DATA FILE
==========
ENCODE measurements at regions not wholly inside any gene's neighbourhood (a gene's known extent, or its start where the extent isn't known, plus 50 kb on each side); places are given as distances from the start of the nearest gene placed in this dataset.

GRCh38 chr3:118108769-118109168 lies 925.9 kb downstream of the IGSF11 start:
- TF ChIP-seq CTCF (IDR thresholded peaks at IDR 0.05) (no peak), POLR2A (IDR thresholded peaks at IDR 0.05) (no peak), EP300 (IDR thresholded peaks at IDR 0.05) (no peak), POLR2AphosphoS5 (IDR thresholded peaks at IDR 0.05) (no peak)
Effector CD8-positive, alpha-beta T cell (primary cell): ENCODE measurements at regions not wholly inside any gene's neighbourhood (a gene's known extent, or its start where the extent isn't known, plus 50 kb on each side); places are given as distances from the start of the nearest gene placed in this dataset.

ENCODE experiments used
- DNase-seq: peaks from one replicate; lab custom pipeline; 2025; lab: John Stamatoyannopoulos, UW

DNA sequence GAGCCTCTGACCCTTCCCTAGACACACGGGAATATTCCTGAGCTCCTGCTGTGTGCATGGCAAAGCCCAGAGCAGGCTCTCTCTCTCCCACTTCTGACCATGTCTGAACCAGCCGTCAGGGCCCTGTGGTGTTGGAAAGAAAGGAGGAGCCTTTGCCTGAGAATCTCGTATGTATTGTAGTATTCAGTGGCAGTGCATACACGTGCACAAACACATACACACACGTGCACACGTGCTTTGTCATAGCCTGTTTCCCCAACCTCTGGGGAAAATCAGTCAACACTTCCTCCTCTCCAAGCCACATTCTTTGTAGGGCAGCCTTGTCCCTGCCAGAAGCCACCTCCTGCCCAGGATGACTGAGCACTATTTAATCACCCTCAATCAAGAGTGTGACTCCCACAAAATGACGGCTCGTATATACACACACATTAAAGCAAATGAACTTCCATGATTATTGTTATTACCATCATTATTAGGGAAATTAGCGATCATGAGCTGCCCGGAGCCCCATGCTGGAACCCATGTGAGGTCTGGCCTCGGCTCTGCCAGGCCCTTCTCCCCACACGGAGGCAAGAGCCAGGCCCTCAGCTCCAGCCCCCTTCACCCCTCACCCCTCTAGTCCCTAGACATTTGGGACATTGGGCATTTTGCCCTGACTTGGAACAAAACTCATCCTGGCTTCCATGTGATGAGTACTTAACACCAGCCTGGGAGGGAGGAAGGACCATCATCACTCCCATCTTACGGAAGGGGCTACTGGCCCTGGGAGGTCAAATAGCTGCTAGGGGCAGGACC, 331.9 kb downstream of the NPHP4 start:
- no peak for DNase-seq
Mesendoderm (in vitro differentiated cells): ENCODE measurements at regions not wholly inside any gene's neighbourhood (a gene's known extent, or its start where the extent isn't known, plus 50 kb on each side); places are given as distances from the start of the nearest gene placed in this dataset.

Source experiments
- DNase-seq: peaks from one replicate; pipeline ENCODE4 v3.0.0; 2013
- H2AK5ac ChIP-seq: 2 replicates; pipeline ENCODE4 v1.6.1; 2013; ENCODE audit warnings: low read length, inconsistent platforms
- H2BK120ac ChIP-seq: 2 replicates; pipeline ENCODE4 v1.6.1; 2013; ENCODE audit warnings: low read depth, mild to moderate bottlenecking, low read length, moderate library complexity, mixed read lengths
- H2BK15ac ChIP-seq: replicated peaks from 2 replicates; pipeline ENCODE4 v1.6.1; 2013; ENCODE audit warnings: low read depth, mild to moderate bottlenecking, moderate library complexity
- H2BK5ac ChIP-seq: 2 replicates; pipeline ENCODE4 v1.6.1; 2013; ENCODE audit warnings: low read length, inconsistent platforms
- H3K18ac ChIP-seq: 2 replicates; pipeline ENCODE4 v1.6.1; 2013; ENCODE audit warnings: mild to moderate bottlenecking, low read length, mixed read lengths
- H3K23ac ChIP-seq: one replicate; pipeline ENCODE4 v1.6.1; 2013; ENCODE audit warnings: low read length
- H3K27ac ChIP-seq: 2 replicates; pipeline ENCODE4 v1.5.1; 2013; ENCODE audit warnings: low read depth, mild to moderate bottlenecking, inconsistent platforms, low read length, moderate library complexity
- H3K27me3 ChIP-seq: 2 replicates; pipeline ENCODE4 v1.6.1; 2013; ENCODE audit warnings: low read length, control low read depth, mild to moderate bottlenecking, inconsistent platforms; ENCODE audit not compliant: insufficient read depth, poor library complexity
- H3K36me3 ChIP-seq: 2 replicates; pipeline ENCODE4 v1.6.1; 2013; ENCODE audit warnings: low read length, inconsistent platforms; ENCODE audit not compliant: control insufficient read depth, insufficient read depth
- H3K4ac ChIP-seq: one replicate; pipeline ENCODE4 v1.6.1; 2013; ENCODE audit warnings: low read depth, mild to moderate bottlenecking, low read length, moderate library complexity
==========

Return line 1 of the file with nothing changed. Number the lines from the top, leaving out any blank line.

ENCODE measurements at regions not wholly inside any gene's neighbourhood (a gene's known extent, or its start where the extent isn't known, plus 50 kb on each side); places are given as distances from the start of the nearest gene placed in this dataset.